As the world becomes ever more connected and consumers get used to accessing continuous on-demand services, organizations are increasingly relying on centralized computing capabilities to power their businesses.The adoption of the cloud infrastructure across the enterprise landscape,thus,has been witnessing a steady rate of growth over the last few years. In fact, Gartner predicts that the public cloud market alone will grow to an estimated size of $411.4bn by 20201. With such potential, the momentum of cloud adoption will onlyget larger,and most companies are expected to commit 80% of their IT budgets to a cloud-first strategy within the next two years2.
Even as cloud computing increasingly enables large-scale transformationsin provisioning of both industrial and consumer services, organizations, though,will need to exercise some restraint before fully migrating to the cloud. Adopting a cloud-first strategy will, of course, yield multiple benefits such as increased agility, flexibility and cost optimization. However, a standard cloud implementation could potentially introduce more inefficiencies into the system, overshadowing the advantagesenvisaged. This scenario is particularly plausible for use cases where latency plays a key role in determining the quality of services rendered.
Take for instance, the case of a streaming video service where end customers are widely dispersed across multiple geographies. The quality of the streaming content at each of theseend nodes can be highly variable and subject to many factors, including the Internet connection at the user’s end and the distance over which data packets are transmitted. While the former is not something most providers can have an influence on, companies can definitely consider decreasing the distance of data transit to improve latency. That is, however, easier said than done.
For organizationsoffering services to customers across multiple countries worldwide, it would be practically unfeasible and cost-prohibitiveto establish dedicated content servers and network connections close to each of their end-customer points. Even if such initiatives are rolled out, a seamless provision of services across all customer groups will stillbe a challenging task.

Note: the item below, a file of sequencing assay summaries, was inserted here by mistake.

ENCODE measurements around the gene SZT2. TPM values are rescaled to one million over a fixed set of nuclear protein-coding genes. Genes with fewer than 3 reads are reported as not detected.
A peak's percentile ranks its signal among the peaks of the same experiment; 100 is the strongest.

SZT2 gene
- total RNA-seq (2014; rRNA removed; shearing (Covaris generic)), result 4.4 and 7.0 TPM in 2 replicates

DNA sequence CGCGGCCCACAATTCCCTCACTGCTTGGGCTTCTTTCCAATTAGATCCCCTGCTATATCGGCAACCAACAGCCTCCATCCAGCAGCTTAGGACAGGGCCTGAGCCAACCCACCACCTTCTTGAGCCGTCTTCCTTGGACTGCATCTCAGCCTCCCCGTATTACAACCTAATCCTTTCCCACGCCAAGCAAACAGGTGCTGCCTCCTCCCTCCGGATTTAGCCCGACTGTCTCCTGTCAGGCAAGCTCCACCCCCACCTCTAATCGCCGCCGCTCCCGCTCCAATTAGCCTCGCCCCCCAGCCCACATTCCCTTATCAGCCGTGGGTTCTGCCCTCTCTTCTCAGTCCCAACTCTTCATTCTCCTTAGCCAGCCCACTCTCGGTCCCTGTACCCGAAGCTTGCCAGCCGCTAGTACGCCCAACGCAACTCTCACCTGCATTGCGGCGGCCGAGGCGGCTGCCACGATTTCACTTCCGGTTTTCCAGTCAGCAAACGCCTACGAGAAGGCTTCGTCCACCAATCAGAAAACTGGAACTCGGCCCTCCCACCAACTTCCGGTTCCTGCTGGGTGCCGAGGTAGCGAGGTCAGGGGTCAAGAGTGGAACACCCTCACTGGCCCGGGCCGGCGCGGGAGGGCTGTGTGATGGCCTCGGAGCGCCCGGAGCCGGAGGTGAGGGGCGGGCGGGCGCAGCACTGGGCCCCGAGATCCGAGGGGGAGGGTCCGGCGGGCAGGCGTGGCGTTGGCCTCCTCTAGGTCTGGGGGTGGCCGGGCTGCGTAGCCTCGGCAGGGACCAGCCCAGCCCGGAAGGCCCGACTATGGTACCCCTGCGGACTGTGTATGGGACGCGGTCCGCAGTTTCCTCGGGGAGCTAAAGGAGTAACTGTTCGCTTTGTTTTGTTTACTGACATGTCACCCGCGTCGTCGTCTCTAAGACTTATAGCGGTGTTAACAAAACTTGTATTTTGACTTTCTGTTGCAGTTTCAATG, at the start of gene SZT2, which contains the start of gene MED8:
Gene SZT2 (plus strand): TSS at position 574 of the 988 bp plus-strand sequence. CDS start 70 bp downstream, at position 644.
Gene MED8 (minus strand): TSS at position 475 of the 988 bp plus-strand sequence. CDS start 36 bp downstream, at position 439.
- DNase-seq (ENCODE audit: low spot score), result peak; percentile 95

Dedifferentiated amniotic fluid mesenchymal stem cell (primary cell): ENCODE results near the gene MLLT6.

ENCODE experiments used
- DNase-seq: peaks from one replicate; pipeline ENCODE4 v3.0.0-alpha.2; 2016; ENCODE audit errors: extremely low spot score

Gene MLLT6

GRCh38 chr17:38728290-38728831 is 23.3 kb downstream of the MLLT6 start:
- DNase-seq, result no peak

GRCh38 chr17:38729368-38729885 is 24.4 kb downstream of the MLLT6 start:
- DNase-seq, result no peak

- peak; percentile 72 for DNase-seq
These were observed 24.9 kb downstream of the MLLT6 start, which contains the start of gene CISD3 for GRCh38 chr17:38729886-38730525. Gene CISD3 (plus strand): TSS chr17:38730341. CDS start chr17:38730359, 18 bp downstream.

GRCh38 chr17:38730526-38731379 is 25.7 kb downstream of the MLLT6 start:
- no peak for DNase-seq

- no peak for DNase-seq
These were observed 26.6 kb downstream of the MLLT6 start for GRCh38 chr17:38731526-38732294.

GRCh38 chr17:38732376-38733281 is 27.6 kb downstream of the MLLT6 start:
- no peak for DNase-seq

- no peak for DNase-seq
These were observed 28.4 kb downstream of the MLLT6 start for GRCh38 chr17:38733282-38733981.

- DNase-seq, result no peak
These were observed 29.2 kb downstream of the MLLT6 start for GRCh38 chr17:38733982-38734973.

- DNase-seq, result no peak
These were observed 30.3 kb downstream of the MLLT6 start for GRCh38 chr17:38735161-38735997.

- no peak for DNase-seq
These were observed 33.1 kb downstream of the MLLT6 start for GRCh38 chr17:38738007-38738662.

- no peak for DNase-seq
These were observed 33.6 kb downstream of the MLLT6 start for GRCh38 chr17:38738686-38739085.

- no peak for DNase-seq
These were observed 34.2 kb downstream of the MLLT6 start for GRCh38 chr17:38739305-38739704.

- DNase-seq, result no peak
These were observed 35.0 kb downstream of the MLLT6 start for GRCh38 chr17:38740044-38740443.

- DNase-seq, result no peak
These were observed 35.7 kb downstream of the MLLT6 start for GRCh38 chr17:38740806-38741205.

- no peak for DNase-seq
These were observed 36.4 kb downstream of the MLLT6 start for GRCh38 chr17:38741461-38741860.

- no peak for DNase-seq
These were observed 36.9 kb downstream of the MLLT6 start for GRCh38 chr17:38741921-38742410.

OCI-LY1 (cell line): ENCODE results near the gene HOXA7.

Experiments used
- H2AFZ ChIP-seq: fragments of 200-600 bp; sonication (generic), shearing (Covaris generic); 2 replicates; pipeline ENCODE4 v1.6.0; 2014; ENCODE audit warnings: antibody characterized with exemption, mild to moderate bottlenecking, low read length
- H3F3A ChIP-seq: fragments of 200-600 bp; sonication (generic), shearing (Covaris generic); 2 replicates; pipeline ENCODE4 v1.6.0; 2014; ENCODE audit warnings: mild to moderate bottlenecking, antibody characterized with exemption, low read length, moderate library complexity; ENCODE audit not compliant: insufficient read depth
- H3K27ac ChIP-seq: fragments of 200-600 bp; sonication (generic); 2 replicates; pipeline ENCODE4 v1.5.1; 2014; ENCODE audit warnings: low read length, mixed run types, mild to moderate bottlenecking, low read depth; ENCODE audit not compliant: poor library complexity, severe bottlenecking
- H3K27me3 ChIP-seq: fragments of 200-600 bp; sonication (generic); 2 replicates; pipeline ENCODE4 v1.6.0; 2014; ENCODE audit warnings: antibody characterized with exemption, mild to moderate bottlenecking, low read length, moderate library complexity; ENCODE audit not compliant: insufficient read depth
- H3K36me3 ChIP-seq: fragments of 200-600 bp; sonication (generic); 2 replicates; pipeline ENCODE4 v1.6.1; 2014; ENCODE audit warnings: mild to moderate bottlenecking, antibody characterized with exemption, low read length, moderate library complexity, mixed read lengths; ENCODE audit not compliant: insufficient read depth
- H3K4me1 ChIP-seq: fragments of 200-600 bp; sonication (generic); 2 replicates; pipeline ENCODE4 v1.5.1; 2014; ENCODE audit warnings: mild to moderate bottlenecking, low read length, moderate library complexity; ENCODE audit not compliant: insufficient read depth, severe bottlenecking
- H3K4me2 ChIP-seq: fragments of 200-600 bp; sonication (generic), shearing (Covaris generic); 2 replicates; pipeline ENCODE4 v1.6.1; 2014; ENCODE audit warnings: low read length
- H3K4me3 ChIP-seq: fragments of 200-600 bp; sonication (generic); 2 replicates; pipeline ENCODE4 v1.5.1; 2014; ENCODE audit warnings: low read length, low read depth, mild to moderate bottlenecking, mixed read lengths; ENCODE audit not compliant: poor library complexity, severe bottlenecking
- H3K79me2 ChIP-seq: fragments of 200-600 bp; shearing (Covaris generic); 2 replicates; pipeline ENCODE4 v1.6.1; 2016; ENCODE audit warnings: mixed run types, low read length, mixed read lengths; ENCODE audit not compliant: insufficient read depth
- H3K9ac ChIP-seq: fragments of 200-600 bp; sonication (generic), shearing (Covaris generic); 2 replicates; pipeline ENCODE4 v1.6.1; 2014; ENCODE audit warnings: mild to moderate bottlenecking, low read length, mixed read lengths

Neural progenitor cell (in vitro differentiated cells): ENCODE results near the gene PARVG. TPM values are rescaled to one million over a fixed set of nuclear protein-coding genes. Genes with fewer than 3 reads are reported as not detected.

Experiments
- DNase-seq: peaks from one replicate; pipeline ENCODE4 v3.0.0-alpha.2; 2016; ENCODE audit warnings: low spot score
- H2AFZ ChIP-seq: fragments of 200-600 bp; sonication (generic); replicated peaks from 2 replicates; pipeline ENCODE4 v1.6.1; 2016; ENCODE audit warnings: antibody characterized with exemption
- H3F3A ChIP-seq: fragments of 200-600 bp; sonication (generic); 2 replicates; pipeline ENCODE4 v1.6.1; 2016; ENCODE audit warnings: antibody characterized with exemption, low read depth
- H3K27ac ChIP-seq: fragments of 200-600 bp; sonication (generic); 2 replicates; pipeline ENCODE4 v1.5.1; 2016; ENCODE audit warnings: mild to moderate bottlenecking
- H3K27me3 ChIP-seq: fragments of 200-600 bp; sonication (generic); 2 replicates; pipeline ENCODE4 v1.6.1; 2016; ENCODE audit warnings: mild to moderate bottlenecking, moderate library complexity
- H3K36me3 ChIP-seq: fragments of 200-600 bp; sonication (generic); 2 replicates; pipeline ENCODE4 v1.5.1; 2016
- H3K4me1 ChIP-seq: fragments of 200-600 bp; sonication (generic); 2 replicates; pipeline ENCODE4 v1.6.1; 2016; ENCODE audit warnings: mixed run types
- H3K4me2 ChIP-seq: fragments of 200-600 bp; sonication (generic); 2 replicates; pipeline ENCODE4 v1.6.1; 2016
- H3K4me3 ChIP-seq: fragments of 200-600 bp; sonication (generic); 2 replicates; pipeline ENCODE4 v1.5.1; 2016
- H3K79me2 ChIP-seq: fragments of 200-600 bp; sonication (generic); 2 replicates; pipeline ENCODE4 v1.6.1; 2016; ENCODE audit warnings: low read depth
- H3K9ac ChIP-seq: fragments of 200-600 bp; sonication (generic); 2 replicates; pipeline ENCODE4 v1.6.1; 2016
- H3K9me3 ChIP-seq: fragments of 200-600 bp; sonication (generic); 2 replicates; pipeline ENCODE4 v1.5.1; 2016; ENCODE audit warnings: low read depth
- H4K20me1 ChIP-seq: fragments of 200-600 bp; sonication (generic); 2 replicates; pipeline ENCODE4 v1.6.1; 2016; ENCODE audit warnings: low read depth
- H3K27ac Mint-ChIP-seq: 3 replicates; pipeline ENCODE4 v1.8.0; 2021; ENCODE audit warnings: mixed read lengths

With the Internet of Things (IoT) going from hype to reality faster than expected, and with the number of sensor-embedded devices across the IoT ecosystem tipped to skyrocket to 34 billion3, the demand for network services will only go up multifold. The Smart City revolution, where about 40 global cities are soon expected to become automated and hyper connected by 2020, will further drive up the need for instantaneous, high quality connections.Tragically, even a millisecond’sdelay in data transit can significantly hamper the operations of automated devices.
How do companies then address their need for cost and effort optimizations, while still preparing to meet suchhigh demands of the future? The answer lies in taking advantage of edge computing and the next-generation cloud services facilitated through high-density data centers.
Under this innovative business model, companies rely on multiplesmallercolocation data centers that are situated as close to their usersas possible, instead of centralizing all of their infrastructure and storage requirements in a lesser number of data centers. Each of these mini data centers is equipped withdedicated individual computing power and service provisioning capabilities that cater to localized demand, vis-à-vis addressing traffic that originates from a geographically distant location. The mini data centers are, in turn, connected to each other, to a parent center, and to the cloud wherever required,in order to provide a uniform service.
By increasing the number of provisioning points that can act independent of a central server, this model lets companies effortlessly deliver high-speed and reliable services to their customers. By distributing the computing power to multiple, smaller data centers, processing can happen closer to the edge of networks, guaranteeing response times that are as near to realtime as possible. The risk of dependence on one or two central infrastructure units will also go down drastically as the mini-centers will be capable of operating independently.
In addition, such a model will also help companies efficiently manage the explosion in data that is expected to come with the growth of IoT where connected devicesare projected to generate data of the magnitude of 600zettabytes or more4. It is impractical, for both latency and economic feasibility reasons, to capture, transport, process and store all this data in a centralized cloud location, especially since some of this data may not be reused later. A smaller data center located closer to the point of data generation can instead handle all the processing requests, sending only the most important portions of data to a central storage, thusreducing data traffic substantially.
Leveraging edge computing alongside high-density data centers provides businesses with a sustainable option to manage their infrastructure requirements, while still fulfilling their customer requirements for high quality and low latency services. Greater operational efficiency, better capacity management, and lower energy consumption resulting from more computing powers packed into lesser space are some of thebenefits companies will accrue automatically using this approach.
The resulting decrease in the total cost of ownership (TCO) and the ensuing capability to still provide world-class services to end customers will ultimately make this a compelling proposition for organizations that consider customer experience their top priority. The question now is, are you one of them?
For consultation and successful transition into the world of cloud and data centres, contact us at Nxtra Data.
Call: 1800 102 9635 | Visit: http://www.nxtradata.com